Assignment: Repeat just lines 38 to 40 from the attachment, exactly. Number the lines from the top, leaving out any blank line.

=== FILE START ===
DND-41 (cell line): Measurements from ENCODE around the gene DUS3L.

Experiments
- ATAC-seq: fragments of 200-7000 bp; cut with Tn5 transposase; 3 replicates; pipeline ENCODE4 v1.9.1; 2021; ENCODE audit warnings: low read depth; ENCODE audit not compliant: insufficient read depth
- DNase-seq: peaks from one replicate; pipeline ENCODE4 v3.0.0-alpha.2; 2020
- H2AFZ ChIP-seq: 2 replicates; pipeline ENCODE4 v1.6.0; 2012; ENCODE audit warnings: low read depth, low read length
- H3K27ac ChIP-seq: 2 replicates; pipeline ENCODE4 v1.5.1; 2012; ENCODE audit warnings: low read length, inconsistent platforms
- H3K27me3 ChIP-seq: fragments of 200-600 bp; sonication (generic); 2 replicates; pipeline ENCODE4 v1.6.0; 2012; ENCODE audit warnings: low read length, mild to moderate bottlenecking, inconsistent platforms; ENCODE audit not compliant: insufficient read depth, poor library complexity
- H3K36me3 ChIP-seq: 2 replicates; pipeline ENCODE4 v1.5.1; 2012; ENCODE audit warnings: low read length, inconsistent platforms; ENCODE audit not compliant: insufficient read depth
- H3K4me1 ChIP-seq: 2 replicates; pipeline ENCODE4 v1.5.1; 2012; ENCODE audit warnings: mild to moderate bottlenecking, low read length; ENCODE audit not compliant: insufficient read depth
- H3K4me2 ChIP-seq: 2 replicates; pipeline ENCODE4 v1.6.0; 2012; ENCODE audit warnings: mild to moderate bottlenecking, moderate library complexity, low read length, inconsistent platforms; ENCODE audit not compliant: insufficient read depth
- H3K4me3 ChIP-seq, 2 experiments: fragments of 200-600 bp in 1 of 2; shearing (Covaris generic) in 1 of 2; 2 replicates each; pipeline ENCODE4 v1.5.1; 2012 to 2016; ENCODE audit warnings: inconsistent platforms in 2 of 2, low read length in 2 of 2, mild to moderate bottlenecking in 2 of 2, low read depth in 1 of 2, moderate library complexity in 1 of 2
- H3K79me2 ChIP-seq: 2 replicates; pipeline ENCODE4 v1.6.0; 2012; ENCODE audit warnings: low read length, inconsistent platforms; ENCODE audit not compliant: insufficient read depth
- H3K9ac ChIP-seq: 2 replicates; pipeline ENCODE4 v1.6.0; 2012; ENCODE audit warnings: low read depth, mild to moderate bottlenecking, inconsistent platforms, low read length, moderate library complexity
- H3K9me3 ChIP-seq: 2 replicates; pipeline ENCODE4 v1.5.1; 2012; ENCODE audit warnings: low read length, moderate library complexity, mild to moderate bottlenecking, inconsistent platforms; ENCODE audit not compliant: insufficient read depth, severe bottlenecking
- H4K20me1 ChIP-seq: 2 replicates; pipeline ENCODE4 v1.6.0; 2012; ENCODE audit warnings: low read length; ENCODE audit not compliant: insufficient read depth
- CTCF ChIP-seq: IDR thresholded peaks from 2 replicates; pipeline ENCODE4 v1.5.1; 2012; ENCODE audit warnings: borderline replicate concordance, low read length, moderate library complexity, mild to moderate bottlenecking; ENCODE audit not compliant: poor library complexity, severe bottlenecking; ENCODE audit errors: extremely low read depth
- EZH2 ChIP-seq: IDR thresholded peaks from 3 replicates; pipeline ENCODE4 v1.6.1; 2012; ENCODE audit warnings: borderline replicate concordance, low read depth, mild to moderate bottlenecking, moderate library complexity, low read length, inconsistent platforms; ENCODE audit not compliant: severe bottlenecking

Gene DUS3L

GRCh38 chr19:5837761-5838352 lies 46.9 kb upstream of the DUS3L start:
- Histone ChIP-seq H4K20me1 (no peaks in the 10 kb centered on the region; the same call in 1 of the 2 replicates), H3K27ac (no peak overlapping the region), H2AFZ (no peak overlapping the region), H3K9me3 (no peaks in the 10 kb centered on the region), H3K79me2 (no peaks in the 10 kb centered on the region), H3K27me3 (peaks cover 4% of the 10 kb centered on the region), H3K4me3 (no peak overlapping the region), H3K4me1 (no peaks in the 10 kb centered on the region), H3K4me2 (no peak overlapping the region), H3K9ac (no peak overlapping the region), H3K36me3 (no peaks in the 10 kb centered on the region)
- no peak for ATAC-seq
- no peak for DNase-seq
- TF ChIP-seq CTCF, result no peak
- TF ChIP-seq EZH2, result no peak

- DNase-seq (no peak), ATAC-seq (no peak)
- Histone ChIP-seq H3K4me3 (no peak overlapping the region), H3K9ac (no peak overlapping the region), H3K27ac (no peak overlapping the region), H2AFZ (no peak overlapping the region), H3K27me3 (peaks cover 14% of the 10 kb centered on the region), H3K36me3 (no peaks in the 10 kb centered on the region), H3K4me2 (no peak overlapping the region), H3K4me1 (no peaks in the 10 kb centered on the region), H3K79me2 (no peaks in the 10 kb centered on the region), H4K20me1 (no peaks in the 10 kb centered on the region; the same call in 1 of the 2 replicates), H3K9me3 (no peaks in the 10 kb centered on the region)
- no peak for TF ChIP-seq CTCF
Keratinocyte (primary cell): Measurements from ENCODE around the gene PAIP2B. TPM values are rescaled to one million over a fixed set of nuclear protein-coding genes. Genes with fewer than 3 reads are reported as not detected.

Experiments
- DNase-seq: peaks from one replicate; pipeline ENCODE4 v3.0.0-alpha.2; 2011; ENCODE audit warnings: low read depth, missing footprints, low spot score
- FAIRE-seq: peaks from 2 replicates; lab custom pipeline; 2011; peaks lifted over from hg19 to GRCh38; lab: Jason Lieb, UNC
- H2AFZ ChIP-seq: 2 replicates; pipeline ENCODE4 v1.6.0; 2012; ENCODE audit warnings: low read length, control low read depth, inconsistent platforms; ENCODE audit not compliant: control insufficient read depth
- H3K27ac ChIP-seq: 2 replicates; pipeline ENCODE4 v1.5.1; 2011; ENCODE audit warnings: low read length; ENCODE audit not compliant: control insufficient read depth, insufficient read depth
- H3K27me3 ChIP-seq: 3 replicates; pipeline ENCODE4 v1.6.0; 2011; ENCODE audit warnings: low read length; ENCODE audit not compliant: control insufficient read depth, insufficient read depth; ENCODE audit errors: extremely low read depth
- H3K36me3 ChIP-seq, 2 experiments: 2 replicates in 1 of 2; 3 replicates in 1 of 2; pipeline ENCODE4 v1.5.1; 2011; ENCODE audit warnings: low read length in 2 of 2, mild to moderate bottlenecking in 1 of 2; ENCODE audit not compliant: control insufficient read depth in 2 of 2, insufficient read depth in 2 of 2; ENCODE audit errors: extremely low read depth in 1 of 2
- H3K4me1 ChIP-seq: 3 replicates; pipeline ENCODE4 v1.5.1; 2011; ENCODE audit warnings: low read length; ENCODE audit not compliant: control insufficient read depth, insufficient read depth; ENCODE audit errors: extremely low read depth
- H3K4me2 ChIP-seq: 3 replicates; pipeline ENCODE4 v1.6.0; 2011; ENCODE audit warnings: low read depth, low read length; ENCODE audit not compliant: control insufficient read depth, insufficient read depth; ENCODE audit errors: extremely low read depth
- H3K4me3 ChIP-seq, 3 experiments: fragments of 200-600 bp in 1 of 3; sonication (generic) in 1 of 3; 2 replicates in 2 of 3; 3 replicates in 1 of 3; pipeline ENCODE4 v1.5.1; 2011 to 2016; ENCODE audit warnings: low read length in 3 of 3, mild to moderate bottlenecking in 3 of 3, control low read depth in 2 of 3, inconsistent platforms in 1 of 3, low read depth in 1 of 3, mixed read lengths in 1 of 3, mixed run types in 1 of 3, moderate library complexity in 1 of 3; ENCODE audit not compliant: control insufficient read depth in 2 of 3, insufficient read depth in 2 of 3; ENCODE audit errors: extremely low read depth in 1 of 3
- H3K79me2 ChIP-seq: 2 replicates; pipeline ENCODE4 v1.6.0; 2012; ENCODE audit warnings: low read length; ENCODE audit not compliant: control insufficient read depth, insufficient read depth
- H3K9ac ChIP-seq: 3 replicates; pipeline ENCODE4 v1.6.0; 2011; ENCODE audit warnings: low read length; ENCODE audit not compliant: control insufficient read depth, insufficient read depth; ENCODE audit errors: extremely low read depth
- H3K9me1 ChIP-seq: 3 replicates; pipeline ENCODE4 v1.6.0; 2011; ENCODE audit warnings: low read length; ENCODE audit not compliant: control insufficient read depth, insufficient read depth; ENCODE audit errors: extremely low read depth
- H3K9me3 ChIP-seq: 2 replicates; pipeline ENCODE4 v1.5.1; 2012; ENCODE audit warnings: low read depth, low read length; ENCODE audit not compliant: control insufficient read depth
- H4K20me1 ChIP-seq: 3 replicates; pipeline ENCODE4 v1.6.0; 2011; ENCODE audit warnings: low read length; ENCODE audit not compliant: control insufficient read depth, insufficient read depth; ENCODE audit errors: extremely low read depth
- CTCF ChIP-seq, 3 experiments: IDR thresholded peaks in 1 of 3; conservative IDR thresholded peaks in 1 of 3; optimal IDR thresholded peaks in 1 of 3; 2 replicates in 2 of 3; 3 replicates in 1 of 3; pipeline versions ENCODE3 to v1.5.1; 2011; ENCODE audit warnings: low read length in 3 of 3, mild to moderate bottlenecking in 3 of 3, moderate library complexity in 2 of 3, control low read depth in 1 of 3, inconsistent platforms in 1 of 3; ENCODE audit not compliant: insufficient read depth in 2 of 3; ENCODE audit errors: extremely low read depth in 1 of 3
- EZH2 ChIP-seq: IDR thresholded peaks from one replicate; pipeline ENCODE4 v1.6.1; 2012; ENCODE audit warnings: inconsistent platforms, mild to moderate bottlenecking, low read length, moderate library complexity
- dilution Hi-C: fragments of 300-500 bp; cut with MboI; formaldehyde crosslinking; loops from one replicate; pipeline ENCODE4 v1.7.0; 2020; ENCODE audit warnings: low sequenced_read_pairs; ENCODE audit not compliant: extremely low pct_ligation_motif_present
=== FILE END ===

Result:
- H3K4me3 ChIP-seq, 3 experiments: fragments of 200-600 bp in 1 of 3; sonication (generic) in 1 of 3; 2 replicates in 2 of 3; 3 replicates in 1 of 3; pipeline ENCODE4 v1.5.1; 2011 to 2016; ENCODE audit warnings: low read length in 3 of 3, mild to moderate bottlenecking in 3 of 3, control low read depth in 2 of 3, inconsistent platforms in 1 of 3, low read depth in 1 of 3, mixed read lengths in 1 of 3, mixed run types in 1 of 3, moderate library complexity in 1 of 3; ENCODE audit not compliant: control insufficient read depth in 2 of 3, insufficient read depth in 2 of 3; ENCODE audit errors: extremely low read depth in 1 of 3
- H3K79me2 ChIP-seq: 2 replicates; pipeline ENCODE4 v1.6.0; 2012; ENCODE audit warnings: low read length; ENCODE audit not compliant: control insufficient read depth, insufficient read depth
- H3K9ac ChIP-seq: 3 replicates; pipeline ENCODE4 v1.6.0; 2011; ENCODE audit warnings: low read length; ENCODE audit not compliant: control insufficient read depth, insufficient read depth; ENCODE audit errors: extremely low read depth